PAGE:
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Best Practices for Conducting Video Job Interviews

Best Practices for Conducting Video Job Interviews

Mar 26, 2021 | By Isaac O'Bannon | 0 Comments

Topics: Video, Interview, HR, Hiring, Featured

While it’s no secret that many business processes have changed post-pandemic, one of the most overlooked areas is the hiring process.  

Now, video has taken a much more prominent role in all aspects of firm management, and is becoming commonplace or even expected as a part of the job interview process.   

To help your firm get the most out of video job interviews, here are some best practices to keep in mind.   

Wear Appropriate Attire 

The interviewer and interviewee may be sitting in a home office, but it’s important that both sides of the video feed treat the interaction professionally. This starts with appropriate business attire, which may vary by firm. Is a suit and tie necessary? Perhaps if your firm deals with Wall Street clients, but for most, a business casual appearance is appropriate for the interviewer.  

Remove Distractions   

Whether the interviewer is working from home or the office, choose a location free from noise or visual distractions. A conference room is ideal, particularly if more than one person is conducting the interview. When this is not an option, still try to seek out some solitude. If at home, parents of young children may find this a challenge, of course, but most professionals have come to understand occasional youthful interlopers. Also keep in mind: Pets, doorbells, coworkers, etc.   

Respect Time   

Start and stop your interview as close to on schedule as possible. Just as you would hopefully not keep a potentially valuable client prospect waiting, treat the job candidate with the same respect, and understand they likely have commitments following the scheduled interview. Also, when coordinating the video interview, remember any time zone difference that may have an impact.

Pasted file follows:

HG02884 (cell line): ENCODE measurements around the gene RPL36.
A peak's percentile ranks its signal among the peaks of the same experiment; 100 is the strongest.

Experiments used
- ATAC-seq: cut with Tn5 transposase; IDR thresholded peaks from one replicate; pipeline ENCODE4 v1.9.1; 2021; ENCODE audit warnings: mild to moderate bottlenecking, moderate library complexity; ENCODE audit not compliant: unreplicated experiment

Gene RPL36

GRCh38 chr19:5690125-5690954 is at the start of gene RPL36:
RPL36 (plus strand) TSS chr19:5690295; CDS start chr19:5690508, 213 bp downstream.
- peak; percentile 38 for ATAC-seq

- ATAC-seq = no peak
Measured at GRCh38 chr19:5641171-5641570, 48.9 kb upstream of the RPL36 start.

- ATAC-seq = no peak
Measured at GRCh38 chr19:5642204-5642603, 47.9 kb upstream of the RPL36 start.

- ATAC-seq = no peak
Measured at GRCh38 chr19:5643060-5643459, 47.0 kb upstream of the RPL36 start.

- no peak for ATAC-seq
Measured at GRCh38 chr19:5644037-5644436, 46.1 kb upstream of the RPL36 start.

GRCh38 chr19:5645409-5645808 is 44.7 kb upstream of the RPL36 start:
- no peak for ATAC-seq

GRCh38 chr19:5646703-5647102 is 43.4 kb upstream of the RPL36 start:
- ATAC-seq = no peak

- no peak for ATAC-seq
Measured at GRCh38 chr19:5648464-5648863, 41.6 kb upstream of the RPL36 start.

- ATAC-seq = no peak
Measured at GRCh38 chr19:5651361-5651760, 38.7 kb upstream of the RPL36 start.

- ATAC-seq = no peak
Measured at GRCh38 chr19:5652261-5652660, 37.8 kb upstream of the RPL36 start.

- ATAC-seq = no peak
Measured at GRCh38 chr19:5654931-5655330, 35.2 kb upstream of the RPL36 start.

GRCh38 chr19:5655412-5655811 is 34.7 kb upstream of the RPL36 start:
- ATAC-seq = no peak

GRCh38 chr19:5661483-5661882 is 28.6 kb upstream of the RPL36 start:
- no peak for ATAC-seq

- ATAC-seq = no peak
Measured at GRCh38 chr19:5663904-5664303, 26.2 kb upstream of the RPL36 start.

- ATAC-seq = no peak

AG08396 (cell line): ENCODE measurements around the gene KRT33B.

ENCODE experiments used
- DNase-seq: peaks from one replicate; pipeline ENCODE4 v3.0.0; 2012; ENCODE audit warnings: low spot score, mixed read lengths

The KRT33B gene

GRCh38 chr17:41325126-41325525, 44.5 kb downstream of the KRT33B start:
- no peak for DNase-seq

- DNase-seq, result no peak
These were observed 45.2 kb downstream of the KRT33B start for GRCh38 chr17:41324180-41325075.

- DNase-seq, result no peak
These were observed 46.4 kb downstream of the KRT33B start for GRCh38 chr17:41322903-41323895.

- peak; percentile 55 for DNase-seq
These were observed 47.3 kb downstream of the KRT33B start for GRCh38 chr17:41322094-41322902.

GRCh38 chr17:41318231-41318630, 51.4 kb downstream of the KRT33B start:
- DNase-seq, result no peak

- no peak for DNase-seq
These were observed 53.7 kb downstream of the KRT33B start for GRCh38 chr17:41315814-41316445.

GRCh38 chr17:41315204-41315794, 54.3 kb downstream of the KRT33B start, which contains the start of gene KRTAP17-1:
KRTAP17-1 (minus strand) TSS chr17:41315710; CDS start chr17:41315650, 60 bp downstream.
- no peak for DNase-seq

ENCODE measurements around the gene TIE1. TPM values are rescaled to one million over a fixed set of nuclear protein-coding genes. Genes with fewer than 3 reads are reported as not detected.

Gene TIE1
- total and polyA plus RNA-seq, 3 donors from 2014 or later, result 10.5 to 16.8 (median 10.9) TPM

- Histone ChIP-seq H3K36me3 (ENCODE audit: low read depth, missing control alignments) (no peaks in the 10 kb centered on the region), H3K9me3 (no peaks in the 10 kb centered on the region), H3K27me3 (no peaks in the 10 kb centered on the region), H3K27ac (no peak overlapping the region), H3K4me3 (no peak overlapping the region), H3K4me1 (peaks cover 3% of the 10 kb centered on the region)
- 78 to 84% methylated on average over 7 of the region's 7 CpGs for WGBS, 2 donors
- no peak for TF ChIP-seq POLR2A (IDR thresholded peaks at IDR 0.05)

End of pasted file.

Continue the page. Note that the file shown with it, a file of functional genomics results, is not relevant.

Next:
Know the Candidate   

Just as you would with that client prospect, brush up on the job candidate’s background by going back over their resume and cover letter, then prepare questions in advance based on their specific experience and how it may impact your firm. In addition, you should also have standard questions related to the position, why they’ve applied at your firm, and how well they’ve tracked recent changes to tax or other practice areas.   

Know the Video App/Hardware   

If you’re using Zoom, Microsoft Teams or another video app, ensure that you’re familiar with running the meeting as the administrator. If other members of the firm are also involved in the interview and will be remotely participating, ensure that you can transition to different team members when necessary and can efficiently move through an interview conversation. Before the first few sessions, it would be a good idea to run a few test interviews with people on the staff. Also, ensure that the job candidate is provided with the link to the video system early and with a follow-up.  

Keep Your Eyes on the Prize   

It can be a natural habit to look at the other person’s face on your monitor, but at least when you are speaking, remember to look into the camera lens. While generally only a minor nuisance, it can be distracting to a conversation when someone appears to be looking away.    

Be Prepared for Unknowns   

Sometimes our technology fails, and video seems to do it frequently. Have a backup plan that everyone knows, such as a voice call, in case you or your interview candidate get disconnected.    

Conclusion   

While “normalcy” for business firms is an ever-moving target, video interviewing will continue to play an integral and increasing role in a firm’s hiring processes. While we might enjoy laughing at funny video bloopers like these, we don’t want to appear on them!    

Combined with more reliance and acceptance on remote workflow practices, video interviewing also has the added benefit of vastly increasing the available talent pool from which your firm can hire, and speeding the hiring process at the same time. 

The Author

Isaac O'Bannon

Isaac M. O’Bannon is the managing editor of CPA Practice Advisor and has been advising accounting and technology firms for 20 years.

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